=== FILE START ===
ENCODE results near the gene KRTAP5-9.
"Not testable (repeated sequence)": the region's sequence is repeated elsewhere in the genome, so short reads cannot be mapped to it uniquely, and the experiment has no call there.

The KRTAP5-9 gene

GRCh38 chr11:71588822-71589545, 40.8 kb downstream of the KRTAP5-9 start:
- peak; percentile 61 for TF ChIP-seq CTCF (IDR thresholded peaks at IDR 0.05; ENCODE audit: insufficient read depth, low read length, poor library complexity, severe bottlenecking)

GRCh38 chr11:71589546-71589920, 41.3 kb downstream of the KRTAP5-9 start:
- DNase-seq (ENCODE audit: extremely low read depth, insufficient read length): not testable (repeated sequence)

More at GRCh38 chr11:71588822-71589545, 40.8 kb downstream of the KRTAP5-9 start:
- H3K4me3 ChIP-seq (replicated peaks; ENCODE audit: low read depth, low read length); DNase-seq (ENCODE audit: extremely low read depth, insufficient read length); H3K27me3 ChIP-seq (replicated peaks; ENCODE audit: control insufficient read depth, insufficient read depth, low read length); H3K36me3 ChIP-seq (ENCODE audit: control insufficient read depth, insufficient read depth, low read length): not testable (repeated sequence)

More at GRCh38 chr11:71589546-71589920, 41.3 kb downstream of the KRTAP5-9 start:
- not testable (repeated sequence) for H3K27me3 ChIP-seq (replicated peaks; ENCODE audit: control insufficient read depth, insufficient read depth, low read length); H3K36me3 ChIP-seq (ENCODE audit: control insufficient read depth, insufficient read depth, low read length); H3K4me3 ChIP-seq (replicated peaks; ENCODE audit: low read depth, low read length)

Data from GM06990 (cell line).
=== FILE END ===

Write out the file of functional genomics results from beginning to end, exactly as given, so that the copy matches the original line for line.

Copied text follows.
ENCODE results near the gene KRTAP5-9.
"Not testable (repeated sequence)": the region's sequence is repeated elsewhere in the genome, so short reads cannot be mapped to it uniquely, and the experiment has no call there.

The KRTAP5-9 gene

GRCh38 chr11:71588822-71589545, 40.8 kb downstream of the KRTAP5-9 start:
- peak; percentile 61 for TF ChIP-seq CTCF (IDR thresholded peaks at IDR 0.05; ENCODE audit: insufficient read depth, low read length, poor library complexity, severe bottlenecking)

GRCh38 chr11:71589546-71589920, 41.3 kb downstream of the KRTAP5-9 start:
- DNase-seq (ENCODE audit: extremely low read depth, insufficient read length): not testable (repeated sequence)

More at GRCh38 chr11:71588822-71589545, 40.8 kb downstream of the KRTAP5-9 start:
- H3K4me3 ChIP-seq (replicated peaks; ENCODE audit: low read depth, low read length); DNase-seq (ENCODE audit: extremely low read depth, insufficient read length); H3K27me3 ChIP-seq (replicated peaks; ENCODE audit: control insufficient read depth, insufficient read depth, low read length); H3K36me3 ChIP-seq (ENCODE audit: control insufficient read depth, insufficient read depth, low read length): not testable (repeated sequence)

More at GRCh38 chr11:71589546-71589920, 41.3 kb downstream of the KRTAP5-9 start:
- not testable (repeated sequence) for H3K27me3 ChIP-seq (replicated peaks; ENCODE audit: control insufficient read depth, insufficient read depth, low read length); H3K36me3 ChIP-seq (ENCODE audit: control insufficient read depth, insufficient read depth, low read length); H3K4me3 ChIP-seq (replicated peaks; ENCODE audit: low read depth, low read length)

Data from GM06990 (cell line).